The changing landscape of UK sanctions against Russia

Current regulation could lead to a much wider range of entities being caught by sanctions than previously thought, write James Ellis-Rees, Christopher Jefferies and Emily Evans of Faegre Drinker Biddle & Reath

Since the invasion of Ukraine in February 2022, the UK has been continually broadening the scope of its sanctions against Russia. What started in 2022 as restrictions on targeted industries has been steadily expanding, with a recent judgement by the UK Court of Appeal marking the most significant increase yet in the number of Russian entities that could be caught by the sanctions. This case demonstrated that the Russia (Sanctions) (EU Exit) Regulations 2019 (Russia Regulations) could be interpreted so broadly as currently written that in effect, any Russian entity in Russia’s “command economy” might now be caught by Regulation 7.

Development of the UK sanctions regime

In response to Russia’s invasion of Ukraine the UK expanded its existing sanctions against Russia by imposing wide restrictions on trade, aircraft, shipping, immigration and financial sanctions including asset freezes against designated individuals and entities, restrictions on financial markets and services and directions to cease doing business.

The sanctions are set out in the Russia Regulations made under the Sanctions and Anti-Money Laundering Act 2018, which replaced the EU rules that applied pre-Brexit. There have been 20 sets of extensive amendments to the regulations since the invasion of Ukraine.

In February 2022, the UK announced two initial tranches of sanctions that targeted five Russian banks and three Russian oligarchs. These sanctions also banned key Russian industries and companies from raising finance on the UK’s financial markets and introduced asset freezes on major Russian financial institutions, among other measures. 

From this point onwards the UK government introduced a “rolling programme of intensifying sanctions” as it faced mounting pressure to impose further measures. In July 2022 the criteria for those who could be subject to sanctions was further expanded and by August 2023 there were 1,627 individuals and 238 entities sanctioned. With a comprehensive system in place at this stage, the focus had turned to preventing and dealing with sanctions evasion.

Since August, the courts have played a role in the development of the sanctions regime. Two recently decided cases were brought by individuals who the Foreign, Commonwealth and Development Office (FCDO) had designated for sanctions purposes and were subject to asset freezes and other measures. The decisions in these cases showed that the courts will allow FCDO a wide discretion in deciding who to designate for sanctions purposes and that concerns about individual rights or hardships will not count against foreign policy aims of the highest order.

Recent changes 

The most significant of these recent cases is the Boris Mints case (Boris Mints and others v PJSC National Bank Trust and Another [2023] EWCA 118 (Comm)). It commenced in the High Court in 2019 and was later successfully appealed, with judgment handed down in October 2023.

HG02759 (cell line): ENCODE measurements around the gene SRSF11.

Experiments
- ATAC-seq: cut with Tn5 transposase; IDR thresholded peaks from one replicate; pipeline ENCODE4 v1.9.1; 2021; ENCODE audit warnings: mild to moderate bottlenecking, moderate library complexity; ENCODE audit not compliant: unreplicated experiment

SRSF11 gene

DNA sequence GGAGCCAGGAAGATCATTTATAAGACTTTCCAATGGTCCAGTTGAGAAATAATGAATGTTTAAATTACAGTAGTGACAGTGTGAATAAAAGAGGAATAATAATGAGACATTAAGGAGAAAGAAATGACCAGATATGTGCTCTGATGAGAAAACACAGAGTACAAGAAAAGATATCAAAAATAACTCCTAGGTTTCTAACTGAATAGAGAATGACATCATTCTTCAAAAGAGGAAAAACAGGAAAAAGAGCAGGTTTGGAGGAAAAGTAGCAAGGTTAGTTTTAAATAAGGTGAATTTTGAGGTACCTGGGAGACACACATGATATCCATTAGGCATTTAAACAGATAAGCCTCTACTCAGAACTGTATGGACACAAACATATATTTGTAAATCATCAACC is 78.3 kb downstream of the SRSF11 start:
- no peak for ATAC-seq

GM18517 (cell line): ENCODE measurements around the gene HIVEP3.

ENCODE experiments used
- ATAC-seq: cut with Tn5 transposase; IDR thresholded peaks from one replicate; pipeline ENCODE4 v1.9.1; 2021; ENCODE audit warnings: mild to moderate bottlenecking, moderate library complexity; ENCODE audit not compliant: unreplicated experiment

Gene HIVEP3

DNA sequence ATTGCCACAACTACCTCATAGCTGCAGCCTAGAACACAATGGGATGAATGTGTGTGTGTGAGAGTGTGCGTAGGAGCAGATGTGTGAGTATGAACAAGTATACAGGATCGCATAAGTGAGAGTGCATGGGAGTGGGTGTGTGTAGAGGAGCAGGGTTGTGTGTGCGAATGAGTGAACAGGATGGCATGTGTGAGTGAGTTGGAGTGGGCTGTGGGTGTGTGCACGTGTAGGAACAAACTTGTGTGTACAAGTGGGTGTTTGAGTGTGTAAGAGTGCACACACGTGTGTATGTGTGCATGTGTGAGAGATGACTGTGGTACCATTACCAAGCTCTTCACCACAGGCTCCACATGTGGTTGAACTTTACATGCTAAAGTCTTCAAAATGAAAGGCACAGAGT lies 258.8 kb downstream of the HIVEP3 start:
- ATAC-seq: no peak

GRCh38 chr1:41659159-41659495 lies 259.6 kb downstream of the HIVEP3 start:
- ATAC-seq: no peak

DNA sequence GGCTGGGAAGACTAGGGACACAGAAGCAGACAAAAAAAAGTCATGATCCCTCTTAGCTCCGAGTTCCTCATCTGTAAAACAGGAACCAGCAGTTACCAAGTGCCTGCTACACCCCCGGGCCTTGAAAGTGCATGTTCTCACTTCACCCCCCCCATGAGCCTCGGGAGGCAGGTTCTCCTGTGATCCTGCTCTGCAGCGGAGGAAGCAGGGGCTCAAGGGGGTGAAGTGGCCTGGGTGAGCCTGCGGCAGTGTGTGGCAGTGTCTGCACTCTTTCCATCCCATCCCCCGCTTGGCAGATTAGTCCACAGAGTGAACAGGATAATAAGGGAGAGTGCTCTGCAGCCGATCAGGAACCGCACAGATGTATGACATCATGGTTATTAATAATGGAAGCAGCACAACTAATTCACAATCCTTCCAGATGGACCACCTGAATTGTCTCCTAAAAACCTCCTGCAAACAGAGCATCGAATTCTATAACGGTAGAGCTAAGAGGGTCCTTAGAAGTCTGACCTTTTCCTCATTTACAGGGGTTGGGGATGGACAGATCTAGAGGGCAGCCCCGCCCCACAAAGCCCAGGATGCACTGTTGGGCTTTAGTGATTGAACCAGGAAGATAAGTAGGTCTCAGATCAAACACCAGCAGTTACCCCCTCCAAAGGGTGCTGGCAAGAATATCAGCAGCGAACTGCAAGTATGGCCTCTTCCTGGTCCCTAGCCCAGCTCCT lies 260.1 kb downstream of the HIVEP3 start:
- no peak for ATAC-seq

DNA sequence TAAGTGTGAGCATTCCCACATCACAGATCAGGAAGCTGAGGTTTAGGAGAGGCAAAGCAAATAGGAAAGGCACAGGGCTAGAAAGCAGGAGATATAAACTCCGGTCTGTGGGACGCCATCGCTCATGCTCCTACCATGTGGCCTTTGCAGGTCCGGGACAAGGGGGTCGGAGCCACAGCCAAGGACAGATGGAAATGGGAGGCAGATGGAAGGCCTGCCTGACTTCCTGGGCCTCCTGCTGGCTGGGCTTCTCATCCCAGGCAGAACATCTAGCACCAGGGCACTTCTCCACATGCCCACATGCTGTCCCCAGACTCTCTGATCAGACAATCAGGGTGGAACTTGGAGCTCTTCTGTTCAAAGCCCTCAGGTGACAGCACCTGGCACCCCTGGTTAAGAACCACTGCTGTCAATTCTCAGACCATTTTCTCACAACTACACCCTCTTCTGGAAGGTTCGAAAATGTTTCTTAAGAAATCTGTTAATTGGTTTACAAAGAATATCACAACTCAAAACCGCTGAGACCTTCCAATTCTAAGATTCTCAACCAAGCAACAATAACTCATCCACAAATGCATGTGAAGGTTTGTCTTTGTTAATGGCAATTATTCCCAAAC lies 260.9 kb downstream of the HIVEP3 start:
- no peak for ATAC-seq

The court had to decide, among other questions, whether a designated person (in this case Vladimir Putin or Elvira Nabiullina, the governor of the Central Bank of Russia) “controls” an entity within the meaning of the Russia Regulations, where the entity is not a personal asset of the designated person, but they can nevertheless exert influence over it as a result of employment or political office held. The question related to one of the claimants, National Bank Trust (NBT), which was not itself a designated entity.

It was found that NBT is “controlled” by Putin and/or Nabiullina within the meaning of the Russia Regulations. The regulation covers a designated person who exercises control over another company, irrespective of whether they have any form of ownership of the company. “Control” was interpreted in terms of sufficient influence and power, rather than direct ownership, and there is no limit in the provision as to how this control is achieved. The judgment noted that although the implications of this are wide and far reaching – the “consequence might well be that every company in Russia was ‘controlled’ by Mr Putin and hence subject to sanctions” – it is the correct interpretation of the regulations in their current form. “Control,” the judgment said, has a “clear and wide” meaning in the Russia Regulations.

What next?

The analysis of “control” in the Boris Mints case may lead to a much wider range of entities being caught by the Russia Regulations than previously thought. The FCDO is considering the implications of the judgment but has commented that where it considered that a designated public official was exercising control over a public body it would designate the public body itself. Its approach was not to presume that the existence of a designated public official in Russia (or elsewhere) was sufficient evidence that they exercised control over a private entity based or incorporated in that country.

Whether a further appeal to the Supreme Court or a re-writing of the Russian Regulations are coming remains to be seen, but for the time being, the implications of this ruling will be extensively felt.

James Ellis-Rees and Christopher Jefferies are associates at Faegre Drinker Biddle & Reath. Emily Evans is a trainee at the firm. 


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